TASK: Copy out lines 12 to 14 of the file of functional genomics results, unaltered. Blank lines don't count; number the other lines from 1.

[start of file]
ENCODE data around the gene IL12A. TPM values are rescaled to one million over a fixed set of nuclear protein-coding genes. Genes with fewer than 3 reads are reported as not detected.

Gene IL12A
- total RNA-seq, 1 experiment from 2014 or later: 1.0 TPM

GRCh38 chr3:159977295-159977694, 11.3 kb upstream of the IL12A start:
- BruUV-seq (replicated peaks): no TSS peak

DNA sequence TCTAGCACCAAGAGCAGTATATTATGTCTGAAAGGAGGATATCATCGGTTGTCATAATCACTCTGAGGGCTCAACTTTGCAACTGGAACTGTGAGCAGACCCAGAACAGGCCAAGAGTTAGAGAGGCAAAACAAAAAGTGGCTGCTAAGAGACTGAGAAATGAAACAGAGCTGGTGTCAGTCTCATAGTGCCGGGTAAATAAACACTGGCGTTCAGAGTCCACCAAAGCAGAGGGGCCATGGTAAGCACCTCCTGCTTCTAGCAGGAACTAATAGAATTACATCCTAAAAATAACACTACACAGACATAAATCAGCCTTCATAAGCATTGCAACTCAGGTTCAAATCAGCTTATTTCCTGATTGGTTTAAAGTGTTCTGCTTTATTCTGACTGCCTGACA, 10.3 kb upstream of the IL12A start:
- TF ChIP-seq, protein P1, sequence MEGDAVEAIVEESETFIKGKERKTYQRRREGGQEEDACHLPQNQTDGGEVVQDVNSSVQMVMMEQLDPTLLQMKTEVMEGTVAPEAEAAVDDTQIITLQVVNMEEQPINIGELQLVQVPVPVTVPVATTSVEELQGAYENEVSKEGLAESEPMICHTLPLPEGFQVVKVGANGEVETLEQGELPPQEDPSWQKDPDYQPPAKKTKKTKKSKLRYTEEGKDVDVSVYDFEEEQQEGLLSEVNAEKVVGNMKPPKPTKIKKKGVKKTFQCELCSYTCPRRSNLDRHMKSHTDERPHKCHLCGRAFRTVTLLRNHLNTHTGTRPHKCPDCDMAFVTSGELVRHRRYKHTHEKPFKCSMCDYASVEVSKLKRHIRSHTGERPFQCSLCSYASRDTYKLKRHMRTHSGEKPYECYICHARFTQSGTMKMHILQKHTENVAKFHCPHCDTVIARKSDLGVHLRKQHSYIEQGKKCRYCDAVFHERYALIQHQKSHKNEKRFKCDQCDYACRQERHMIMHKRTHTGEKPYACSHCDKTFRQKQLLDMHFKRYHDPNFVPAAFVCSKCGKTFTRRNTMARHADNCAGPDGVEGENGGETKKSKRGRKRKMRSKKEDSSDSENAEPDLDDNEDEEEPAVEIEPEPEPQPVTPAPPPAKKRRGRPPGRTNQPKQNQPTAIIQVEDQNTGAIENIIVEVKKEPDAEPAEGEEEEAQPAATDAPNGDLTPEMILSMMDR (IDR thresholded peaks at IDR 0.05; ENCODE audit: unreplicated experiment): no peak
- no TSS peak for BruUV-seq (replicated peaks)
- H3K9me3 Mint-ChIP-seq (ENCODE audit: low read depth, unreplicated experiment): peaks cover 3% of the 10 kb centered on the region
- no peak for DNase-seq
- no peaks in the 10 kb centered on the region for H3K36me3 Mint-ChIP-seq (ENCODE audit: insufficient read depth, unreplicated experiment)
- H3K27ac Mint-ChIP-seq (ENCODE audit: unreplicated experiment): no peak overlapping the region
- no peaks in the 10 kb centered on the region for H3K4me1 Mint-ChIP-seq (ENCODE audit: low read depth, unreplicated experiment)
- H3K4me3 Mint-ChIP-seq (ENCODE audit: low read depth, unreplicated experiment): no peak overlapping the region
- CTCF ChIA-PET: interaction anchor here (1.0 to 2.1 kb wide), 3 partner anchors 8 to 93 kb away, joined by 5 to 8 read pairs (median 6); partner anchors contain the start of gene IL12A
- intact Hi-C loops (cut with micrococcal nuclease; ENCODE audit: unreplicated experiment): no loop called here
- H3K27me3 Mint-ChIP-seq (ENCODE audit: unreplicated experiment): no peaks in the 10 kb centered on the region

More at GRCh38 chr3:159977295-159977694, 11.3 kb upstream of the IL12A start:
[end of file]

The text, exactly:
- H3K27ac Mint-ChIP-seq (ENCODE audit: unreplicated experiment): no peak overlapping the region
- no peaks in the 10 kb centered on the region for H3K4me1 Mint-ChIP-seq (ENCODE audit: low read depth, unreplicated experiment)
- H3K4me3 Mint-ChIP-seq (ENCODE audit: low read depth, unreplicated experiment): no peak overlapping the region